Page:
NEW YORK – The legends were out in force Sunday night as the New York Yankees turned off the lights at their home of 85 years.
In attendance for nostalgia and celebration were Ford and Berra, Jackson and Guidry. On hand were Gossage and Nettles, Cone and Williams.
Oh, and Molina.
On a night when the franchise celebrated its glorious past – and a night which would have marked the Yankees' official elimination from postseason contention for the first time since 1993 had they lost – perhaps it was appropriate that the biggest hit came from an unlikely source.
It's a defense-minded backup who has three home runs this season and 19 since his career started in 1999.
"Here's a guy who worked his tail off all these years," said Yankees outfielder Johnny Damon, who homered in the third inning. "He's a great game-caller. Not really known for his hitting."
Until now. Until one swing.
"He's always going to be remembered for hitting the last home run here at Yankee Stadium and that's awesome for him," Damon said. "He's such a tremendous guy. It's great."
The Yankees are a franchise in transition. From old stadium to new, from one Steinbrenner to another, from World Series-winning manager to World Series-winning former player at the helm, and from old guard to … well, to exactly what, remains to be seen.
And therein lies the lesson from the finale.
Barring a miracle, the Yankees' World Series drought will reach eight seasons – and it's been five since they reached the Fall Classic. In that time, they've continued to shell out hundreds of millions of dollars and bring in big names.
But what has been missing – and this is a sentiment expressed by many Yankees fans – is the presence of reliable role players, the glue guys.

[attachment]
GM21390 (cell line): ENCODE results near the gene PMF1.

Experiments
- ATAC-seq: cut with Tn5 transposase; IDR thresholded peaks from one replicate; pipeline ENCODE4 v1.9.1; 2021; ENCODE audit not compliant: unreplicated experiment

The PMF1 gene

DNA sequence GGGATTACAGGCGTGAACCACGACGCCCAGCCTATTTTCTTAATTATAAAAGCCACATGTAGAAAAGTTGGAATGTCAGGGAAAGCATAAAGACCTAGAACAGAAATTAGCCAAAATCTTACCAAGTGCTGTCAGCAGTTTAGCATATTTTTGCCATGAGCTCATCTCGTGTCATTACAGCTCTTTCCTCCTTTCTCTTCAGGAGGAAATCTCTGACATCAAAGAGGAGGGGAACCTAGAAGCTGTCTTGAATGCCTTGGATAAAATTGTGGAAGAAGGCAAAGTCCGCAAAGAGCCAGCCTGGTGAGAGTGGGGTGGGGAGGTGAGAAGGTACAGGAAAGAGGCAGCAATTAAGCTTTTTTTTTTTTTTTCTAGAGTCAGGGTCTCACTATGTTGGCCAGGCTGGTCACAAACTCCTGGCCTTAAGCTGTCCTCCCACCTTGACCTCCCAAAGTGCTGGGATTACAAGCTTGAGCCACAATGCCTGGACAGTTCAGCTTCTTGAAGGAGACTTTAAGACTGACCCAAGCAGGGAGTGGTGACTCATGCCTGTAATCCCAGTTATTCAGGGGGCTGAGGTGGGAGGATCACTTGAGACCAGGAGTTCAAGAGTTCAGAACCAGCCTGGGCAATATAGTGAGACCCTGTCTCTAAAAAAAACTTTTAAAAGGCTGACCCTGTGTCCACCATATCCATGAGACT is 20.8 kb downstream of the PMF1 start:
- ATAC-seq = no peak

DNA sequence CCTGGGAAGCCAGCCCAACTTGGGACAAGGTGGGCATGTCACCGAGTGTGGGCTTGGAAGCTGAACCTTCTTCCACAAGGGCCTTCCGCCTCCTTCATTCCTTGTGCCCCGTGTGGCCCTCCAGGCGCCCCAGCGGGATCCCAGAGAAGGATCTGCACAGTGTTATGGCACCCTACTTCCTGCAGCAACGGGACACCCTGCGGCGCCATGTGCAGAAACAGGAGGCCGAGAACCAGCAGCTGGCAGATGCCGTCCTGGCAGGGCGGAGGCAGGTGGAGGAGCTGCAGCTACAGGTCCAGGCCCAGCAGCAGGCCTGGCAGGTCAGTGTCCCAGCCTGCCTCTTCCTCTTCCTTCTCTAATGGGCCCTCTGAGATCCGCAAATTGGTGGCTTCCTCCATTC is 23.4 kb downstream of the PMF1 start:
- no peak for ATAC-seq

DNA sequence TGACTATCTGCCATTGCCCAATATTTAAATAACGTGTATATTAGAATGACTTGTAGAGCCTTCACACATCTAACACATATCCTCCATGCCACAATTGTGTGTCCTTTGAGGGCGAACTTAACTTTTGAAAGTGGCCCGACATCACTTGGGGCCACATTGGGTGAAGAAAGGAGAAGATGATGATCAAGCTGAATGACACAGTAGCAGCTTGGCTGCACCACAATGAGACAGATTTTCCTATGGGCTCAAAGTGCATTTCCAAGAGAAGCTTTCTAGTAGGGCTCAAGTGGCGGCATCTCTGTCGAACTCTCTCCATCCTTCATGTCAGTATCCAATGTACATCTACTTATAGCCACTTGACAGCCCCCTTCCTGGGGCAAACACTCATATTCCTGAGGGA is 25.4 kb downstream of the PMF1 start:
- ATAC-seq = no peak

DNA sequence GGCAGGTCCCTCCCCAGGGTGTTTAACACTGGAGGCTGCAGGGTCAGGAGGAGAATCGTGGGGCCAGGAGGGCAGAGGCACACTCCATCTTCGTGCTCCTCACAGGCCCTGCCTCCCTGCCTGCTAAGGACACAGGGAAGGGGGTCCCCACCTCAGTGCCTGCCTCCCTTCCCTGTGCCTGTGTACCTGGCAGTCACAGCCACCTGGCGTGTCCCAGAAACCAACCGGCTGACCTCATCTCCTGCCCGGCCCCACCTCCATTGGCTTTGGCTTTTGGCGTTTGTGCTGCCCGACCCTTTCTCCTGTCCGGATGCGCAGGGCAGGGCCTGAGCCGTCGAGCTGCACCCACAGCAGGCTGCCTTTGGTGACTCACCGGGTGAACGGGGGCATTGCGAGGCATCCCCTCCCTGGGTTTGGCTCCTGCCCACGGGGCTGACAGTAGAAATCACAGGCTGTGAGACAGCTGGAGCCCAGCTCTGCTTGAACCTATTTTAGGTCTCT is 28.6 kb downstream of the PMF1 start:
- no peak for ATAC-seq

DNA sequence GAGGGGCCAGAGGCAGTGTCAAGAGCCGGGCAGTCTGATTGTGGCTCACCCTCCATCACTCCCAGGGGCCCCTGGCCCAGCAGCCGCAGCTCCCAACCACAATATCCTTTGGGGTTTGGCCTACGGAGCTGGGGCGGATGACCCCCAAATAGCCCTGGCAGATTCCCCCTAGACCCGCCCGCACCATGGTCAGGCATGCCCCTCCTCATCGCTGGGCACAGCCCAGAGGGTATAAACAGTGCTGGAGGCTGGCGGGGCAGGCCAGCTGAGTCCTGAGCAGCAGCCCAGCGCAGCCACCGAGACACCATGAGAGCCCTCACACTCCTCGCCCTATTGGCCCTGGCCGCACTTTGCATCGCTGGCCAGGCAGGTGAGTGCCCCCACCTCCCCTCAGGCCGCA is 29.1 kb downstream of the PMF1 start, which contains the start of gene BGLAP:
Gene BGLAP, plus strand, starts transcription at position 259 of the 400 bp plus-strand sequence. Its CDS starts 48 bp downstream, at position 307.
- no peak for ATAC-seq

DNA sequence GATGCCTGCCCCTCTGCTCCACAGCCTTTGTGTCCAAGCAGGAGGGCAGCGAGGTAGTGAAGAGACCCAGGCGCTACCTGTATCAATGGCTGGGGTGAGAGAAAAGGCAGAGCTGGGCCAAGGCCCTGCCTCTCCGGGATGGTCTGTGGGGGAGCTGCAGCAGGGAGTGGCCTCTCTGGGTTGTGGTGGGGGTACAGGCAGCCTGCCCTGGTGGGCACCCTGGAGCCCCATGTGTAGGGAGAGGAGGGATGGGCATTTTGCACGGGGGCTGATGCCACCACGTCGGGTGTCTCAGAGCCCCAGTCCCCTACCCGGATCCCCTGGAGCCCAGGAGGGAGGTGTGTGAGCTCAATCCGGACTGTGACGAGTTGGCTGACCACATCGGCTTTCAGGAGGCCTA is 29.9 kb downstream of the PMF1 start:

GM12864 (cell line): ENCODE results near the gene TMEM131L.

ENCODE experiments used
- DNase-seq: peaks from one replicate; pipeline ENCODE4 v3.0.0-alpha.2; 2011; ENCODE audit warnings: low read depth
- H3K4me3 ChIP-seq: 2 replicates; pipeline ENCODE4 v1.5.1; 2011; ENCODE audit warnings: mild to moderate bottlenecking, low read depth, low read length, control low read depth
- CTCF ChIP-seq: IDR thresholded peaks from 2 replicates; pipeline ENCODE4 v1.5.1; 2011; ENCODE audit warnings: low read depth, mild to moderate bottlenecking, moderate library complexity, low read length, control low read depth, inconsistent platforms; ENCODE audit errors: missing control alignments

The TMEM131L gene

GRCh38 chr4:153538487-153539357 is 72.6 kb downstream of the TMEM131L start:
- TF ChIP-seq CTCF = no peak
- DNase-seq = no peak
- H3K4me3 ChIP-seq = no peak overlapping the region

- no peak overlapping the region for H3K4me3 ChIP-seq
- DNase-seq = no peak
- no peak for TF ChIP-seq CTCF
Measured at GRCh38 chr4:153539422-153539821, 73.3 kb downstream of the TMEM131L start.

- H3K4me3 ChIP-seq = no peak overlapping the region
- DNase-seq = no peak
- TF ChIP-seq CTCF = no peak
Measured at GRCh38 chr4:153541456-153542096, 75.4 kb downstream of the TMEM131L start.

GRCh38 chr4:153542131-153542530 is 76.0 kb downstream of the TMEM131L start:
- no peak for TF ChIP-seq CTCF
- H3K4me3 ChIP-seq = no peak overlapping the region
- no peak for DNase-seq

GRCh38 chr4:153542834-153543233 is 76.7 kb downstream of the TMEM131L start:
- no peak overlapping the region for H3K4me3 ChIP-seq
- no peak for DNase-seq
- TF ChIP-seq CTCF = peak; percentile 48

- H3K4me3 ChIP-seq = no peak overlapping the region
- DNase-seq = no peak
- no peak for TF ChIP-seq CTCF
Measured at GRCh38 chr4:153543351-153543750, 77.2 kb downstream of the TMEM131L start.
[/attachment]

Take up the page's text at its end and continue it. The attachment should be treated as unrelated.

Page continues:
Recall key moments from the relatively recent past. For every Derek Jeter heroic, there was a Scott Brosius blast. For every Mariano Rivera ninth-inning punch-out, there was a Joe Girardi triple, a Jim Leyritz home run or an Aaron Boone walk-off.
Molina fits the mold.
"We just have to concentrate on our roles and not worry about anyone else," he said of his non-superstar status.
For the Yankees to win, especially big games – and rest assured, manager Girardi, Jeter and Co. viewed this as a very big one – they need contributions from everyone on the roster (especially when Alex Rodriguez forgets how to provide them).
"I'm really happy," said Molina, who began grinning before even reaching third base during his home run trot. "Enjoying this moment."
The excitement began before the first pitch. The Yankees paid tribute to past greats, trotting them onto the diamond during a lengthy ceremony.
The ovation given to longtime center fielder Bernie Williams – the last former player introduced – stole the show, but Brosius' reception was nearly just as raucous.
Any nostalgic Yankees fan can explain why. It's about the guys who provided memorable moments.
This is Jeter's team. He received a thunderous ovation when he approached the plate for his final at-bat, and Girardi pulled him from the field with two out in the ninth so he could be recognized one more time. Jeter addressed the fans after the game, giving an eloquent speech on what it meant to wear pinstripes.
Yet it wasn't the Yankee captain who came up big Sunday night.
"It was amazing to see all those great players on the same field," Molina said.
On an unforgettable night, he was one of them.